Here at last finally arrives the long, long-awaited reboot to the original Evil Dead trilogy, which finished with Army of Darkness in 1992. Rather than a direct continuation of the Bruce Campbell story, we have a new protagonist retreading familiar footsteps and a new director in Venezuelan born Fede Alverez. As a first time Hollywood director this is an obviously risky move for the re-boot of a franchise with a very strong cult fanbase, however it is definitely in keeping with the grassroots, amateur spirit of the original trilogy and proves to be a very wise decision.
The story here is essentially a remake of films one and two, so confusingly a re-imagining of a re-imagining. The cult fans among you will know that Evil Dead 1 and 2 essentially followed the same storyline of teens trapped in a cabin in the woods, but with the second being a reimagining of the original: adding more emphasis on comedic elements and the signature weapon of the Evil Dead franchise, the chainsaw attached to the amputated arm stump. This film is truer to the style of the original Evil Dead, but borrows some elements which were introduced in the second film.
Although the setting of American teens trapped in the woods seems more like horror parody in modern cinema, this concept was actually quite groundbreaking on the release of the original Evil Dead, and we are really glad that Alvarez and Raimi didn’t try to update this location for a measure of originality. Since Raimi practically invented the cliche, surely it doesn’t apply to his works?
The film is fairly short at around 90 minutes, however this really helps the pacing as at no point does the film drag or relent on the horror, instead starting slow to build initial tension and then steadily ramping up the horror and blood until the very brutal finale. What is very impressive here is the use of traditional horror elements, particularly “shock” tactics in clever and interesting ways which will make you jump and squirm in your seat.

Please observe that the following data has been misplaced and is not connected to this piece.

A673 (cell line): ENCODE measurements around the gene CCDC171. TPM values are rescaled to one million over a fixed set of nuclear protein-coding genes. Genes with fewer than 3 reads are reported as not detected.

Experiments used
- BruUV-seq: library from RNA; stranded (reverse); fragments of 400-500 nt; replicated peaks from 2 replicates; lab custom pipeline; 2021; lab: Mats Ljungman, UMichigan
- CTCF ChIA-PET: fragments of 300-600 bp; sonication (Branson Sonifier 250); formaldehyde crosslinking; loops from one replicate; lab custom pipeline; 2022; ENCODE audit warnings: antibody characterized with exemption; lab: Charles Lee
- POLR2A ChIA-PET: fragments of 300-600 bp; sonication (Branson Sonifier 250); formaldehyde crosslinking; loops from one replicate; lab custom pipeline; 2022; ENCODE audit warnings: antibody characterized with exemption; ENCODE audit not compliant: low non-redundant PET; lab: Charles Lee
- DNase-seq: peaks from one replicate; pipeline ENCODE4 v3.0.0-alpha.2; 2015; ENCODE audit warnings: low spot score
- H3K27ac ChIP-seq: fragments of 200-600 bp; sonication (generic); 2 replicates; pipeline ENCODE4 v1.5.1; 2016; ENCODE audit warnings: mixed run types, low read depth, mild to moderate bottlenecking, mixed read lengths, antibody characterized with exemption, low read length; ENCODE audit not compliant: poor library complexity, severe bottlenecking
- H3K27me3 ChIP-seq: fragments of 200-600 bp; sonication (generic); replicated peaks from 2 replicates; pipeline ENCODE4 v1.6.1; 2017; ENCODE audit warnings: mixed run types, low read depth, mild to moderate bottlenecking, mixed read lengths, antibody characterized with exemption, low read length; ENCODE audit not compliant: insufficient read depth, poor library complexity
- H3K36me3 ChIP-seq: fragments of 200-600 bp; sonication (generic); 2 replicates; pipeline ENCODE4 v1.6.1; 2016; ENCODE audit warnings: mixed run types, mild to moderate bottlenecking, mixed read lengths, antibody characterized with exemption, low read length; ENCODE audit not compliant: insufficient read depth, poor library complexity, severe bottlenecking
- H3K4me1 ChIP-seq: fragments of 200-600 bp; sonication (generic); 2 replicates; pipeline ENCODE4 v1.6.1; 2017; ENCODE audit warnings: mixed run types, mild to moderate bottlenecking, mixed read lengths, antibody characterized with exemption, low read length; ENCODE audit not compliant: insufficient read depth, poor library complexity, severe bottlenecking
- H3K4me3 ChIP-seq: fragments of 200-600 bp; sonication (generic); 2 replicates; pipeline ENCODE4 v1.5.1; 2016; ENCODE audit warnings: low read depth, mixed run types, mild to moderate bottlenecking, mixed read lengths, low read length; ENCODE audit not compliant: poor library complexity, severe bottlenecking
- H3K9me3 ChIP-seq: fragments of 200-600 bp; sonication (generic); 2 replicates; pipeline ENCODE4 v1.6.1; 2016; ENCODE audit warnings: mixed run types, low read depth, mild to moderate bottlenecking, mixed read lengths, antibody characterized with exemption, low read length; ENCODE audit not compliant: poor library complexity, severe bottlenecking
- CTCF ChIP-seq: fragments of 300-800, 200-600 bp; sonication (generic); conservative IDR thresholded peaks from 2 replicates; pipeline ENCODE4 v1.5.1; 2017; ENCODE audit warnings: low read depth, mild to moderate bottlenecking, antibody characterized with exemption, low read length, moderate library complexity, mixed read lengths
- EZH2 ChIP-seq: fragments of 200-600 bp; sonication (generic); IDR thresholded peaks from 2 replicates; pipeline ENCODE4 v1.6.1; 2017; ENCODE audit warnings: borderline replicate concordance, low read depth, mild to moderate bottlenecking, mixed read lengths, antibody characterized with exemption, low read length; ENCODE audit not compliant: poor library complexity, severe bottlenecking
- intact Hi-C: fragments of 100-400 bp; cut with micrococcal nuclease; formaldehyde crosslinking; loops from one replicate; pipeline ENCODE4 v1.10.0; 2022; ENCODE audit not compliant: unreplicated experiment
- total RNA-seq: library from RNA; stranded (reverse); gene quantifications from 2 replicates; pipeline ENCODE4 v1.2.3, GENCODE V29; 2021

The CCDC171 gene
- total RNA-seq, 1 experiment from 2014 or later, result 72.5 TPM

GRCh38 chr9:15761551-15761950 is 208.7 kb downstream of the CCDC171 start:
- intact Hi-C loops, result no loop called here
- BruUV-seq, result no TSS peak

While certainly being brutal, at no point does this film cross into “torture porn” territory like the Hostel and Saw franchises, with the violence always feeling contextually appropriate and well-balanced. Comedic elements are now mostly non-existant apart from one or two well-placed jokes and some over the top gore which will either make you laugh or shock you, depending on your sensitivities. While initially the lack of comedic elements may come as a disappointment, it was necessary to help set the tone of the film. This really is a production that sets out to try and scare a modern day audience in the same way the original did in the early 1980s and though it could never conceivably have the same impact as the original, keeping the comedic elements from the 1987 sequel would have diluted the horror.
For the cult fans out there are some running gags which will be instantly recognised. Among them is included an updated version of the Evil Dead’s most infamous and controversial scene (no spoilers), which is almost completely changed and rather tame in this revamp compared to the original.
As long-term Evil Dead fans, we absolutely loved this film to bits. Everything here works, as an appreciation of the originals and yet with enough originality and style to find its own unique place in the canon. The focus on horror was definitely a wise decision, as was the choice of protagonist which is a fantastic twist that you will not see coming. Our only real gripe is with the final demon in the film, which seems somewhat rushed and slightly limp. For a creature from hell, all it seems to do is stagger around. Where are the demonic powers?
This is the perfect way to restart the Evil Dead series, and hopefully future installments can live up to the standard that this one has presents. With a horror dream team of Raimi, Campbell and new kid Alvarez though, how can they fail?